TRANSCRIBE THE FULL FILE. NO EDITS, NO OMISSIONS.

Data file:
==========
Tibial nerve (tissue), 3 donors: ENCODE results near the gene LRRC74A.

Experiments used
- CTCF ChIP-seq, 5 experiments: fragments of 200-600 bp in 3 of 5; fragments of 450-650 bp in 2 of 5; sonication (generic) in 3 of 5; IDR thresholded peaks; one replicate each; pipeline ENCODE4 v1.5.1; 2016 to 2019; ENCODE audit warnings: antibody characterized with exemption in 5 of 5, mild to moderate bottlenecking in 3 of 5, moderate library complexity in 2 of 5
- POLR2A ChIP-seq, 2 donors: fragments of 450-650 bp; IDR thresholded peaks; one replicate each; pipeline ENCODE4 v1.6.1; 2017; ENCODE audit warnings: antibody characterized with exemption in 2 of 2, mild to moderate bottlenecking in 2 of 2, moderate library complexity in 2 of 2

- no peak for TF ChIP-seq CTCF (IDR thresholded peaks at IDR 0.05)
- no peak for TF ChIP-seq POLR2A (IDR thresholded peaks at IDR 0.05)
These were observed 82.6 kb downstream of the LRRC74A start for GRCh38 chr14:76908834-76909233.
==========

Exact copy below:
Tibial nerve (tissue), 3 donors: ENCODE results near the gene LRRC74A.

Experiments used
- CTCF ChIP-seq, 5 experiments: fragments of 200-600 bp in 3 of 5; fragments of 450-650 bp in 2 of 5; sonication (generic) in 3 of 5; IDR thresholded peaks; one replicate each; pipeline ENCODE4 v1.5.1; 2016 to 2019; ENCODE audit warnings: antibody characterized with exemption in 5 of 5, mild to moderate bottlenecking in 3 of 5, moderate library complexity in 2 of 5
- POLR2A ChIP-seq, 2 donors: fragments of 450-650 bp; IDR thresholded peaks; one replicate each; pipeline ENCODE4 v1.6.1; 2017; ENCODE audit warnings: antibody characterized with exemption in 2 of 2, mild to moderate bottlenecking in 2 of 2, moderate library complexity in 2 of 2

- no peak for TF ChIP-seq CTCF (IDR thresholded peaks at IDR 0.05)
- no peak for TF ChIP-seq POLR2A (IDR thresholded peaks at IDR 0.05)
These were observed 82.6 kb downstream of the LRRC74A start for GRCh38 chr14:76908834-76909233.